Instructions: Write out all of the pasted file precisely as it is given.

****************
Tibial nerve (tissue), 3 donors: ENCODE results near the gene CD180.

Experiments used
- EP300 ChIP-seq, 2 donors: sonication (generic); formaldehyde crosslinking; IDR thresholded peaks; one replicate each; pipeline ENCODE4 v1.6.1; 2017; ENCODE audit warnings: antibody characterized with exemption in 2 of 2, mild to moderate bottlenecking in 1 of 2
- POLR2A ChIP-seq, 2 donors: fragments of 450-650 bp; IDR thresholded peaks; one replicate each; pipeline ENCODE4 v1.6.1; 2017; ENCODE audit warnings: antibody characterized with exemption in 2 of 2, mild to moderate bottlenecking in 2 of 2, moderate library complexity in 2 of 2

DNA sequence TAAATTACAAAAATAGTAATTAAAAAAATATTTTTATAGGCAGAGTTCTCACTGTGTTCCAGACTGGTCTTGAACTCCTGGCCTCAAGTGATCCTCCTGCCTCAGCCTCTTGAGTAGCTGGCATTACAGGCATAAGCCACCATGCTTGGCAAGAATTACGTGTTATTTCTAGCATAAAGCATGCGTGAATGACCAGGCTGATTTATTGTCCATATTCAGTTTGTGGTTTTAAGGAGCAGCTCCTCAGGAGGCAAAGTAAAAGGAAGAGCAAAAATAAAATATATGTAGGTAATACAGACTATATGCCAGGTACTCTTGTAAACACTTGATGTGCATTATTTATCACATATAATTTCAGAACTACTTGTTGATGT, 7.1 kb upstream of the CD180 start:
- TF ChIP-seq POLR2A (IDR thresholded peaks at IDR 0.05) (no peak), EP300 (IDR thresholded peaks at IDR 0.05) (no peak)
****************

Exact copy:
Tibial nerve (tissue), 3 donors: ENCODE results near the gene CD180.

Experiments used
- EP300 ChIP-seq, 2 donors: sonication (generic); formaldehyde crosslinking; IDR thresholded peaks; one replicate each; pipeline ENCODE4 v1.6.1; 2017; ENCODE audit warnings: antibody characterized with exemption in 2 of 2, mild to moderate bottlenecking in 1 of 2
- POLR2A ChIP-seq, 2 donors: fragments of 450-650 bp; IDR thresholded peaks; one replicate each; pipeline ENCODE4 v1.6.1; 2017; ENCODE audit warnings: antibody characterized with exemption in 2 of 2, mild to moderate bottlenecking in 2 of 2, moderate library complexity in 2 of 2

DNA sequence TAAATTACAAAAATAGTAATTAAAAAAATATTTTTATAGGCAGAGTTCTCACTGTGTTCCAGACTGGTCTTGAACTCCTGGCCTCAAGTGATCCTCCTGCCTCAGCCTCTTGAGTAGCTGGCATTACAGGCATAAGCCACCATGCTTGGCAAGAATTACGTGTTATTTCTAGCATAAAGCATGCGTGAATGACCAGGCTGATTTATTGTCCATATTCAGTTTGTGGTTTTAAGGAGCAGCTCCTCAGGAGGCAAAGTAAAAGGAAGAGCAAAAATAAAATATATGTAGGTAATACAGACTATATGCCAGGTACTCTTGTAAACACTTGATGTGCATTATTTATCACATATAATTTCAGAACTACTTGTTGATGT, 7.1 kb upstream of the CD180 start:
- TF ChIP-seq POLR2A (IDR thresholded peaks at IDR 0.05) (no peak), EP300 (IDR thresholded peaks at IDR 0.05) (no peak)